Novalis Biography, Life, Interesting Facts
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Georg Philipp Friedrich von Hardenberg was born on May 2, 1772, in Oberwiederstedt, Germany. His parents were Heinrich Ulrich Erasmus Freiherr von Hardenberg and Auguste Bernhardine von Böltzig. He also had ten siblings. He later worked under the pen-name Novalis, which he is now better known for.
Novalis was first home-schooled by tutors before he attended a real school. The first school he attended was a Lutheran grammar school. There, he learned a variety of subjects. In 1790, after he had finished his studies at the grammar school, he enrolled in the University of Jena. While at the school, he studied law. Soon after attending the school, he left to study in Wittenburg instead. He finally finished his schooling in 1794.
After finishing his education, Novalis was unsure about what he wanted to do with his life. He held a series of different, unrelated, jobs. He first worked as an actuary. He only stayed at the job for two years before becoming an auditor for the government. While working as an auditor, he also helped his friend, Johann Gottlieb Fichte, with his new religion, Liebesreligion.
In 1797, Novalis returned to school at the Mining Academy of Freiberg. There, he studied geology, as well as some other subjects in the sciences, mathematics, philosophy, and history. Also while at school, he began to work seriously on preparing for his future writing career.
Novalis published his first work in 1798 in a magazine. His work was titled (when translated) Pollen. This was the first time that he used the name Novalis. His works were mostly of the Romantic stylings. He focused somewhat on poems and other lyrical stylings of prose. The topics of his works varied greatly. Some were about love, others about philosophy, and others on simple idealisms. From then on, he continued to produce books, poems, and other works at an astounding rate. During his short career, he produced more than 20 works. Some of his most famous works are listed below.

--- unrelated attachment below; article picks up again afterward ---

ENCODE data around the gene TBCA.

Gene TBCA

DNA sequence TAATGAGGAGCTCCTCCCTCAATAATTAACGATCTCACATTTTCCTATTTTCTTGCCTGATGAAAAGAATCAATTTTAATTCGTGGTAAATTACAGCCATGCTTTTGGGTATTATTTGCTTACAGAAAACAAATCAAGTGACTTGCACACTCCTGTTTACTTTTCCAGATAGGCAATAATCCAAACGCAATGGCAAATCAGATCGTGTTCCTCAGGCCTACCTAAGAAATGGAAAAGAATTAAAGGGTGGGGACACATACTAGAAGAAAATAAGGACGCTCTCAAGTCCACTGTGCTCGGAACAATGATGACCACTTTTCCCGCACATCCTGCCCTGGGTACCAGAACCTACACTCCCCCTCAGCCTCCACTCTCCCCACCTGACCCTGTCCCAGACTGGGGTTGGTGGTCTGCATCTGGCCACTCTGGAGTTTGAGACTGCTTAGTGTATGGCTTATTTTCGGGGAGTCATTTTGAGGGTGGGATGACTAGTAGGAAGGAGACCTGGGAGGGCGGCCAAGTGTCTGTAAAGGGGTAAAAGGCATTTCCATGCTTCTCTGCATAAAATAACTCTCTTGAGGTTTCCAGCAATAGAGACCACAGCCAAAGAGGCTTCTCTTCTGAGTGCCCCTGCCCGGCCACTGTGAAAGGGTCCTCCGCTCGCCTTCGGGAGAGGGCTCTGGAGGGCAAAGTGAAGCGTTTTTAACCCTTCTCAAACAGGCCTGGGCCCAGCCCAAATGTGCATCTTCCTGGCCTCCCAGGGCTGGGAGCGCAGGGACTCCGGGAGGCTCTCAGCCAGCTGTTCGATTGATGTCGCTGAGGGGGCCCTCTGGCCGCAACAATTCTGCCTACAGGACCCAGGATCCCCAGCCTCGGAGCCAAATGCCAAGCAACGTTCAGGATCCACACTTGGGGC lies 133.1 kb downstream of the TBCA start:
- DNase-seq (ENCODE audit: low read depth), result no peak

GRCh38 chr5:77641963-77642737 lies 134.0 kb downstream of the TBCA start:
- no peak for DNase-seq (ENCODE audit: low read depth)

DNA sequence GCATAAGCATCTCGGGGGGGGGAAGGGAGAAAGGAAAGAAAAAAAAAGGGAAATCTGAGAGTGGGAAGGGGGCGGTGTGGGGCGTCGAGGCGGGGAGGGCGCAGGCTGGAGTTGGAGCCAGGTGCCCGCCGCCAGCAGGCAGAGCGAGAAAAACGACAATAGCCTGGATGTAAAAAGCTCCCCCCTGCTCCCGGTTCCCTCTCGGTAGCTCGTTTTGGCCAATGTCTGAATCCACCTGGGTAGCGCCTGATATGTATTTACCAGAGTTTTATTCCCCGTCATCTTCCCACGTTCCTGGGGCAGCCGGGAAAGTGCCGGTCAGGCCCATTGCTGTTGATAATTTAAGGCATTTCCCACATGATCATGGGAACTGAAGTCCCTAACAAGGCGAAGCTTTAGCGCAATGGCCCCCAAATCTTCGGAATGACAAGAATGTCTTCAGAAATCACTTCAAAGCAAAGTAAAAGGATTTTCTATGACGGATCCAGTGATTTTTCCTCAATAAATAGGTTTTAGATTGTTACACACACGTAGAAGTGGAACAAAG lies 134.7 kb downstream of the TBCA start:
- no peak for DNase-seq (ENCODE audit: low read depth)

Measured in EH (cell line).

Hymns to the Night
The Devotional Songs of Novalis
The Disciples At Sais and Other Fragments
The Novices of Sais
After completing his schooling at the Mining Academy of Freiberg, and while working on his writing career, Novalis also worked in a salt mine. He worked his way somewhat up the ladder in his career and rose to the role of mine inspector before his untimely death.
Novalis was engaged twice in his life, but he was never married. He was first engaged to Sophie von Kuhn, but she died before the couple could get married. He was later engaged to Julie von Charpentier, but Novalis died before the couple could get married.
Illness And Death
Novalis was diagnosed with tuberculosis in late 1799. He suffered from the illness for years before he finally died from it on March 25, 1801, in Weißenfels, Germany. He was 26 years old when he passed away.
Novalis still had some works in progress at the time of his death. One of his essays, Christendom or Europe, was published after his death. Later, the notes he had made when writing books years earlier were collected by friends and turned into their book, Note of a Romantic Encyclopaedia.
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